Our string input is split by grouping alphanumeric characters. Notice the “$” and “!” characters do not appear in our tokenized list.


Text normalization is the process of simplifying multiple variations or tenses of the same word. Stemming and lemmatization are two methods of text normalization, the former being the simpler of the two. To stem a word, we simply remove the suffix of a word to reduce it to its root.

As an example, “jumping”, “jumps”, and “jumped” all are stemmed to “jump.”

Stemming is not without its faults, however. We can run into the issue of overstemming. Overstemming is when words with different meanings are stemmed to the same root — a false positive.

Understemming is also a concern. See how words that should stem to the same root do not — a false negative.

Let’s take a look at a more nuanced approach to text normalization, lemmatization.


Lemmatization is the process of converting a word to its base form. The difference between stemming and lemmatization is, lemmatization considers the context and converts the word to its meaningful base form, whereas stemming just removes the last few characters, often leading to incorrect meanings and spelling errors.

Lemmatization differs from stemming in that it determines a words part of speech by looking at surrounding words for context. For this example we use nltk.pos_tag to assign parts of speech to tokens. We then pass the token and its assigned tag into WordNetLemmatizer, which decides how to lemmatize the token.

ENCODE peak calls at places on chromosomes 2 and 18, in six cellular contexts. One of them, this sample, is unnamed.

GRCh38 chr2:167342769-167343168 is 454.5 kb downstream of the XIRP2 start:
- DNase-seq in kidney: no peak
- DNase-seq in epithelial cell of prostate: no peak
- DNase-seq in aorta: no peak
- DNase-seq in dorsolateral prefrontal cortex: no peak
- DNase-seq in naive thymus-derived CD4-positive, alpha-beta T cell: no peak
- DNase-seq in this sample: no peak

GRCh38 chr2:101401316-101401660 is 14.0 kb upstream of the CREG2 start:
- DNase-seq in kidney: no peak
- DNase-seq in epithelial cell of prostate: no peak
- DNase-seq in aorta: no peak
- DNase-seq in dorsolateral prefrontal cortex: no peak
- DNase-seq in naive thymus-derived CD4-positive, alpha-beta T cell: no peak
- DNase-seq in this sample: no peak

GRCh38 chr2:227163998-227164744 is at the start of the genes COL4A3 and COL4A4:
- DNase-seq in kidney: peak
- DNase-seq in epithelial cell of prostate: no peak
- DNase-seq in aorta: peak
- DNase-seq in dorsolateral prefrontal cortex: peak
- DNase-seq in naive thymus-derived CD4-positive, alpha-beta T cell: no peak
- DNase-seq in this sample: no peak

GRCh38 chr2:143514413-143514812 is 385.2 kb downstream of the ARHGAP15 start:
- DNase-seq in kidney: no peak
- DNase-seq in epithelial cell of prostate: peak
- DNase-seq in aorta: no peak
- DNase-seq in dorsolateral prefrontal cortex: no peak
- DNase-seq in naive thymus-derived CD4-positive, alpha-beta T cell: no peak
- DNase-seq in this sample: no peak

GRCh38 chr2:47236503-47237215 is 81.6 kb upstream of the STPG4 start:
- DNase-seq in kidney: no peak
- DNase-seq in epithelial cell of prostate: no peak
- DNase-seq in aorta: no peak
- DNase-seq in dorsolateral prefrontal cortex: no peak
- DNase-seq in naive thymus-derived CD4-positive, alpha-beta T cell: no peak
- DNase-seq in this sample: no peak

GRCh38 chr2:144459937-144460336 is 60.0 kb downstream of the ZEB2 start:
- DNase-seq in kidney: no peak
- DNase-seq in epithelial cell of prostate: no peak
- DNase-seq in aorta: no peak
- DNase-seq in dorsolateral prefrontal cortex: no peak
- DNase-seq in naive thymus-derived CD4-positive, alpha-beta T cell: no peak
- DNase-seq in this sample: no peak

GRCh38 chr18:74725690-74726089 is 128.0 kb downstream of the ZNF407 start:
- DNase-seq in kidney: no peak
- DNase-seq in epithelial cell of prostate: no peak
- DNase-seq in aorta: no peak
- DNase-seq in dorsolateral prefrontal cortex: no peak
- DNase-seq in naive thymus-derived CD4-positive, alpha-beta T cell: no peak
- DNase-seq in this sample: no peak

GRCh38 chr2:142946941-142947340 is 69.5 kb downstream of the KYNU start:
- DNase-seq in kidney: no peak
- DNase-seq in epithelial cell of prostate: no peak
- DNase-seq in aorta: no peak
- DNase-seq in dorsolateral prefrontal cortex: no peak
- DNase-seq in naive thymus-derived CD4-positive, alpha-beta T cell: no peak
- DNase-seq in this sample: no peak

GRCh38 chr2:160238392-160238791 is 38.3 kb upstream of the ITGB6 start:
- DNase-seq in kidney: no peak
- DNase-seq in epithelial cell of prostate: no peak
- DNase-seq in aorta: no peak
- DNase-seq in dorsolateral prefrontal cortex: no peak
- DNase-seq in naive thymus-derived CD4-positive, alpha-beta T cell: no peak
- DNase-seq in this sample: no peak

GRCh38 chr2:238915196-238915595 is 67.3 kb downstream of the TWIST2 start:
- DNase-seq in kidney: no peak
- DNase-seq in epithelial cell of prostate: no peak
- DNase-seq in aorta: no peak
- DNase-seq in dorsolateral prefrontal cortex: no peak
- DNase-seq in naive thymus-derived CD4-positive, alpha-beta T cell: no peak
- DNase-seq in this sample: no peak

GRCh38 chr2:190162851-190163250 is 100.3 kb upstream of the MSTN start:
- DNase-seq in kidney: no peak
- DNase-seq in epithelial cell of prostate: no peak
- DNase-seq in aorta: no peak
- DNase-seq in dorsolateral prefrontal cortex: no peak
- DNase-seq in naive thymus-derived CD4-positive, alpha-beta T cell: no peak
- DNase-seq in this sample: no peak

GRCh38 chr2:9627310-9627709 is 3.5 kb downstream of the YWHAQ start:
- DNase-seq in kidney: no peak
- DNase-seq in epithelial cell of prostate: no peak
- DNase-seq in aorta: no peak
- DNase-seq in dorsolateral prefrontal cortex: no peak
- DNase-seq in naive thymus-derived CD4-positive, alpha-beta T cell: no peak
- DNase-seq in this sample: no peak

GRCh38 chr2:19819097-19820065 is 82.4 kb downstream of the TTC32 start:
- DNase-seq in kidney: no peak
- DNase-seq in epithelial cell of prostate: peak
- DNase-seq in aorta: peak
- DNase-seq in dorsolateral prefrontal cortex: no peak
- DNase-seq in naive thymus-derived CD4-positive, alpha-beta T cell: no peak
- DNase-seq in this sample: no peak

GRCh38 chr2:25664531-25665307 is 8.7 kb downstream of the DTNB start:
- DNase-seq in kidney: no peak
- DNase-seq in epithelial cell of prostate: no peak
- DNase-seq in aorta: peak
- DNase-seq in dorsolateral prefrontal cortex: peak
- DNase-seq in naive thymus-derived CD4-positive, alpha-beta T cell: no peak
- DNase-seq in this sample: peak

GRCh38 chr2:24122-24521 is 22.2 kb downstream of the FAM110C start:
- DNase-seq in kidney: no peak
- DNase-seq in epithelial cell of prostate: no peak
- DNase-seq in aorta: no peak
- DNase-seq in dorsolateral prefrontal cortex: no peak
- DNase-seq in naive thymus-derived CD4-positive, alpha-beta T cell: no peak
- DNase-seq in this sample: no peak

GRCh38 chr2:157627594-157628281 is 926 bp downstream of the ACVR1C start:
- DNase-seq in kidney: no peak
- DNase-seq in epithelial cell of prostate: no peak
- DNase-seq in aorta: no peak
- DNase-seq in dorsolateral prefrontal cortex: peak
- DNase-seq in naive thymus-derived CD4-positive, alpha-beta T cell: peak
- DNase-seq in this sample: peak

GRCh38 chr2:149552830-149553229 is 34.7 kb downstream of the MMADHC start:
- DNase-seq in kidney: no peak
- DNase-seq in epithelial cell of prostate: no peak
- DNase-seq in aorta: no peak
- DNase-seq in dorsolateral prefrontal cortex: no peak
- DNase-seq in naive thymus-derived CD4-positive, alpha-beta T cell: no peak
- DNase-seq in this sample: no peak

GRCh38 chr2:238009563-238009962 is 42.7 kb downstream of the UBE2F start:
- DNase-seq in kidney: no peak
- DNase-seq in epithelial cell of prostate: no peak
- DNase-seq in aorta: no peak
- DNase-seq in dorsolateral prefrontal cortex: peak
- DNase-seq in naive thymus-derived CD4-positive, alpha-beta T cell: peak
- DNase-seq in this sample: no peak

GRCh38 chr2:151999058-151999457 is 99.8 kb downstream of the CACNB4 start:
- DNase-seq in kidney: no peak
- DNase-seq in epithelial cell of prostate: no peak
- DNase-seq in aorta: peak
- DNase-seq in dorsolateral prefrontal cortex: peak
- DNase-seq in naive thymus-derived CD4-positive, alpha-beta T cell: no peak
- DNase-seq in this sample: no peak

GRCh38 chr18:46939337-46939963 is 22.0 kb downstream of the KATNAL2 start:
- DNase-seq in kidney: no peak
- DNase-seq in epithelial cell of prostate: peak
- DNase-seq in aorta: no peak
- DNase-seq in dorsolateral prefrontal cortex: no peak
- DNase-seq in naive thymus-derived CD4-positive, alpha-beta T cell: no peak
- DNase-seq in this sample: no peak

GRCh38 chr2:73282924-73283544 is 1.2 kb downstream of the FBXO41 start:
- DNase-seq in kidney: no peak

Using the following text we can compare the results of our approaches to stemming and lemmatization.

Notice that ‘enemies’ was stemmed to ‘enemi’ but lemmatized to ‘enemy’. Interestingly, ‘bravery’ was stemmed to ‘braveri’ but the lemmatizer did not change the original word. In general, lemmatization is more precise, but at the expense of complexity.

Stop Word Removal

Let’s start this one off with an example. What comes to your mind when you read the following?

“quick brown fox lazy dog”

Hopefully you read that and thought of the common English pangram:

“the quick brown fox jumped over the lazy dog”

If you got it, you didn’t need the missing words to know what I was referencing. “The” doesn’t add any meaning to the sentence, and you had enough context that “jumped” and “over” weren’t necessary. In essence, I removed the stop words.

Stop words are words in the text which do not add any meaning to the sentence and their removal will not affect the processing of text for the defined purpose. They are removed from the vocabulary to reduce noise and to reduce the dimension of the feature set.